Serious Personal Injuries

There were no fatal accidents on the Norwegian shelf in 2008. The most recent fatal accident on the shelf took place on board the lifting vessel Saipem 7000 in August 2007.

Last year, 405 personal injuries were recorded on the facilities, compared with 437 in 2007 – of which 34 serious personal injuries, compared with 36 in 2007.

Like the major accident indicators, serious personal injuries have shown a positive development in recent years. In 2008, there were 0.86 serious personal injuries per million working hours. This is significantly lower than the average for the preceding ten-year period.

The risk level on land:

As of 2006, the land facilities were included in the measurement of the risk level in the Norwegian petroleum activities. However, three years of data collection do not provide a solid enough foundation to assess any trends.
Only following several years of measurements will the basis be sufficiently robust to prepare any trend assessments. Data recorded for 2008:

Hazard and accident situations on land:

There were 92 reported incidents in 2008 related to so-called defined hazard and accident situations (DFU) for eight of the facilities in operation. For purposes of comparison, there were 65 reported incidents in 2007.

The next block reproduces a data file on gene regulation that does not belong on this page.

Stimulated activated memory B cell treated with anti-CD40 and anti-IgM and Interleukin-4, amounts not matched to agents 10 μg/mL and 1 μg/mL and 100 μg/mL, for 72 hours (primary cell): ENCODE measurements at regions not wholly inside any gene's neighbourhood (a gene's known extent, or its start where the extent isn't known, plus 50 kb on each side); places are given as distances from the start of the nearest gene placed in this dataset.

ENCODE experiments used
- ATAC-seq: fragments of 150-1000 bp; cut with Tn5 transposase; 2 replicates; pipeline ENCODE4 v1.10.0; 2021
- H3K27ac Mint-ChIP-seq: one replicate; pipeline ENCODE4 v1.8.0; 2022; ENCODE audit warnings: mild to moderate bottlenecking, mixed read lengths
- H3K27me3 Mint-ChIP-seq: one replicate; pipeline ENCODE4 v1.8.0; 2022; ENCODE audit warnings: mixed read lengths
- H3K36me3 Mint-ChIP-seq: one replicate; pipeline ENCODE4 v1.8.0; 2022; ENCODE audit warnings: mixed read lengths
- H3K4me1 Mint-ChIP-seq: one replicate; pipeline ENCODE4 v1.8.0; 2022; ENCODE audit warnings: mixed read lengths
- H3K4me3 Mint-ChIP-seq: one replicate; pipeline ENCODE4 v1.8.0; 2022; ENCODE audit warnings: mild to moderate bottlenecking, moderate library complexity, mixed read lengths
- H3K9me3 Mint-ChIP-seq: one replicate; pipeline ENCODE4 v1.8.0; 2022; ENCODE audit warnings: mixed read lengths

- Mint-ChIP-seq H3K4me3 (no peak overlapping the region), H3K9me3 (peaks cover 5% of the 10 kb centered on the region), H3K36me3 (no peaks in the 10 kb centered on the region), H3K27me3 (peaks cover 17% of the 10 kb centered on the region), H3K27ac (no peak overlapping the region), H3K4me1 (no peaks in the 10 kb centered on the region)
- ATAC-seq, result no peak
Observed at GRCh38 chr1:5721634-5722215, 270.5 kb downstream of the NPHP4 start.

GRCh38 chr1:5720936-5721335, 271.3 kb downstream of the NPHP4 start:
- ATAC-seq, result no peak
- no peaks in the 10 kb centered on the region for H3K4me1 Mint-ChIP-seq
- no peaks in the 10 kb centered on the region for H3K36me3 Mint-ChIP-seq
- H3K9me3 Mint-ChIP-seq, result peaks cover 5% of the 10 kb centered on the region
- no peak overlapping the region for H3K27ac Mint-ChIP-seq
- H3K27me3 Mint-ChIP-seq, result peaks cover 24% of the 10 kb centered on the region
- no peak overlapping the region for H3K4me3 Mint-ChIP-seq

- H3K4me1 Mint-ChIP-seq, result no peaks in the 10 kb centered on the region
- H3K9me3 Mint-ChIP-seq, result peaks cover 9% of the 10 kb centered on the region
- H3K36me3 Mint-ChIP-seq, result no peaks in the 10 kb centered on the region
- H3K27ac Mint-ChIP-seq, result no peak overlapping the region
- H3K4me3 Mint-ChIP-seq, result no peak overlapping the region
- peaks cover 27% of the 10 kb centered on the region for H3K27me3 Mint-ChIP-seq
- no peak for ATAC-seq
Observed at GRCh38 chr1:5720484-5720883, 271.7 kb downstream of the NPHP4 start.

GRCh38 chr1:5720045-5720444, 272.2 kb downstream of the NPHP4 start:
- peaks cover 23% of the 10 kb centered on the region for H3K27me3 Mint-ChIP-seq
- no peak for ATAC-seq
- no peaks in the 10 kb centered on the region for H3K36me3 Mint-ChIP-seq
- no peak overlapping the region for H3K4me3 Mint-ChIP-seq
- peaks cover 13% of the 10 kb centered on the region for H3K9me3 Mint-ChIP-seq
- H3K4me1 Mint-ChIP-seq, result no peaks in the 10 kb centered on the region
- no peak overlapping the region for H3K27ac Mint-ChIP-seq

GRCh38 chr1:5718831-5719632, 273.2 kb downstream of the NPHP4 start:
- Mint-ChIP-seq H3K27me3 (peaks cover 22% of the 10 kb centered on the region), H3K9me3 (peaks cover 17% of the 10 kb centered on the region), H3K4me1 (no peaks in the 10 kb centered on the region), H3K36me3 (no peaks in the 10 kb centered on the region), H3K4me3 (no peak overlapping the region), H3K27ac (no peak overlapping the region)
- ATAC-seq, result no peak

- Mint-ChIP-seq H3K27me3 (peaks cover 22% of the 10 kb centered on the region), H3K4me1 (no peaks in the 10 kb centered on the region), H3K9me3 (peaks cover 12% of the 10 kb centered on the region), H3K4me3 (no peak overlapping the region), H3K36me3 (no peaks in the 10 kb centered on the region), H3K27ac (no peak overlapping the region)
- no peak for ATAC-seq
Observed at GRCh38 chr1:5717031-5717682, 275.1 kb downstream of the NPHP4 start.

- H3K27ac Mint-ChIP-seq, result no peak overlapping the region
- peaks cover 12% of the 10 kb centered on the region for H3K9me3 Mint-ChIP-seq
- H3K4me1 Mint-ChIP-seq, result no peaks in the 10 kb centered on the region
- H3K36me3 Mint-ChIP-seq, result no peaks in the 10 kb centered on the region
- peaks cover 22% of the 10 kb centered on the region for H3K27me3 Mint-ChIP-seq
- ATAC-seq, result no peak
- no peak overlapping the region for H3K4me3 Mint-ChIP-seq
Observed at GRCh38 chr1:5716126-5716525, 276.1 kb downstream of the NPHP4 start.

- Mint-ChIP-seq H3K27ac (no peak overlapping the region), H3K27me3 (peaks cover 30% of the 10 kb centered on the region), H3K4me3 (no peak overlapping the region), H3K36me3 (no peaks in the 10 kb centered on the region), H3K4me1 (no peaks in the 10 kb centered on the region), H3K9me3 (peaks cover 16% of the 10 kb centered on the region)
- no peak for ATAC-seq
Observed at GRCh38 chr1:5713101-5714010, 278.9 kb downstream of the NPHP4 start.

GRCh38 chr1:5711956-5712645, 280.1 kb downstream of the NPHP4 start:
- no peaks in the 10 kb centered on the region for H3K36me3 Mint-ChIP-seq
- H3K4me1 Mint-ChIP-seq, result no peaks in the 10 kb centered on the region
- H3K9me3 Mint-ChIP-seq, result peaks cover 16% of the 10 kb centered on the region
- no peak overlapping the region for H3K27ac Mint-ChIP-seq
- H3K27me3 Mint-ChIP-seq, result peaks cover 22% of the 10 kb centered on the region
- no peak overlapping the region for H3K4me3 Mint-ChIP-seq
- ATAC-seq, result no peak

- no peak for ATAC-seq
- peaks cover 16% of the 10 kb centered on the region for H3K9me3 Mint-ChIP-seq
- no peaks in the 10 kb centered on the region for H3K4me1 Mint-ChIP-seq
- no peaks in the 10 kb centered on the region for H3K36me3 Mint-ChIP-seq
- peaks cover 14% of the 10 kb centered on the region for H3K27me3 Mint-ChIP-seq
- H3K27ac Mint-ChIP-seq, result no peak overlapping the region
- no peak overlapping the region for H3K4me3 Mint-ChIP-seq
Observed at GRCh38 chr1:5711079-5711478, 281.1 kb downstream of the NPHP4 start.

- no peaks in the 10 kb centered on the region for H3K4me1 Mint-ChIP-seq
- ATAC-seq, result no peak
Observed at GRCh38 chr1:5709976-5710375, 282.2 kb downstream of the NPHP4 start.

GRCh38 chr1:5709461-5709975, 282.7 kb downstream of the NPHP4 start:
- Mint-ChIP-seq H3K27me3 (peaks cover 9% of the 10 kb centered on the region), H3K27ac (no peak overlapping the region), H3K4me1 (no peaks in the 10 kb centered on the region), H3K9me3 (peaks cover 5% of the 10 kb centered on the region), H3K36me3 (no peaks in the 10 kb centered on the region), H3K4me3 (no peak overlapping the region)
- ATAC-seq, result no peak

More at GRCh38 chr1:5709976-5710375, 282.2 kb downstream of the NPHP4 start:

This increase is mainly due to increased reporting and not a real increase in the number of incidents.

Gas leaks on land:

On average, the number of non-ignited hydrocarbon leaks is 1.5 per facility, and seven out of eight facilities have reported this type of incident. Adjusted for working hours, the values vary from 0 to 7 per million working hours.
The size and nature of the facilities vary, and this may be the cause for the relatively large fluctuations in the number of incidents per facility. The scope of construction and modification activities may also have an effect.

Personal injuries on land:

The serious personal injury frequency in 2008 (0.87 injuries per million working hours) was somewhat higher than the frequency in 2007 (0.64 injuries per million working hours).

The serious personal injury frequency varies greatly between the facilities - from 0 to 1.96 injuries per million working hours. There were no fatal accidents on the land facilities in 2008. The most recent fatal accident took place at Nyhamna in 2005.

Ongoing HSE Projects in the Industry

The Petroleum Safety Authority Norway has every confidence that the comprehensive ongoing work in the industry, based on the Safety forum, will generate HSE results. Here are some examples of the measures:

  • Chemical working environment in the oil and gas industry, with the goal that all such work should be performed in a manner in which potential risks are handled prudently in accordance with the provisions of the Chemical Regulations.